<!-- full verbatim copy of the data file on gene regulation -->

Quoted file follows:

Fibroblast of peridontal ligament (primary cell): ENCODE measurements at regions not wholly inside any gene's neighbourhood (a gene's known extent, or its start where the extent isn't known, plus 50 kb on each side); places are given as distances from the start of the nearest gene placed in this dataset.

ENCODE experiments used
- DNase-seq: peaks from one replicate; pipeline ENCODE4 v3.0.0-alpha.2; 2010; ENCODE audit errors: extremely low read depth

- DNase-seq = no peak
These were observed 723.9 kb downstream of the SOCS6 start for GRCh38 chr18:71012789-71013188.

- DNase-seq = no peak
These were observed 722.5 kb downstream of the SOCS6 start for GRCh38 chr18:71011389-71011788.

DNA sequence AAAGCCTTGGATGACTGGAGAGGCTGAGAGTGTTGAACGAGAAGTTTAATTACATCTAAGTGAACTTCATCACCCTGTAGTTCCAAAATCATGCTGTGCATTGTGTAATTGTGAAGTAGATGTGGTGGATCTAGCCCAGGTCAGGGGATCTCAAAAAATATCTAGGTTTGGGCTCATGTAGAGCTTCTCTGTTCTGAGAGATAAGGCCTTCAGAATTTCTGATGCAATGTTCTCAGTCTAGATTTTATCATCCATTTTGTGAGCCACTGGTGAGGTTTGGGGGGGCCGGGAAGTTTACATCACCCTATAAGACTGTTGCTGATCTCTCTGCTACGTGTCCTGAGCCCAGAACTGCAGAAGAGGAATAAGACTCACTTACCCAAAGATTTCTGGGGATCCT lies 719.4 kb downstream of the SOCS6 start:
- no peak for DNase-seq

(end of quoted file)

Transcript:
Fibroblast of peridontal ligament (primary cell): ENCODE measurements at regions not wholly inside any gene's neighbourhood (a gene's known extent, or its start where the extent isn't known, plus 50 kb on each side); places are given as distances from the start of the nearest gene placed in this dataset.

ENCODE experiments used
- DNase-seq: peaks from one replicate; pipeline ENCODE4 v3.0.0-alpha.2; 2010; ENCODE audit errors: extremely low read depth

- DNase-seq = no peak
These were observed 723.9 kb downstream of the SOCS6 start for GRCh38 chr18:71012789-71013188.

- DNase-seq = no peak
These were observed 722.5 kb downstream of the SOCS6 start for GRCh38 chr18:71011389-71011788.

DNA sequence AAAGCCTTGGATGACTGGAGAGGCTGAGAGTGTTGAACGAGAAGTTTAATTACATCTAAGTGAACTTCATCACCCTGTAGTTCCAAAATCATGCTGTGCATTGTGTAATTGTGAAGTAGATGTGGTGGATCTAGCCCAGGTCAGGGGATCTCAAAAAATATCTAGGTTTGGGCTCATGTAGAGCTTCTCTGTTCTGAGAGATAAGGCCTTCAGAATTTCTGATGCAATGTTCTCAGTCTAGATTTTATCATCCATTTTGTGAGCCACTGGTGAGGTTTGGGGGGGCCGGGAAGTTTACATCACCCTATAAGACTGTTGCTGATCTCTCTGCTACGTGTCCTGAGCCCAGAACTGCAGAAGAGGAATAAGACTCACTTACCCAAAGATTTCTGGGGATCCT lies 719.4 kb downstream of the SOCS6 start:
- no peak for DNase-seq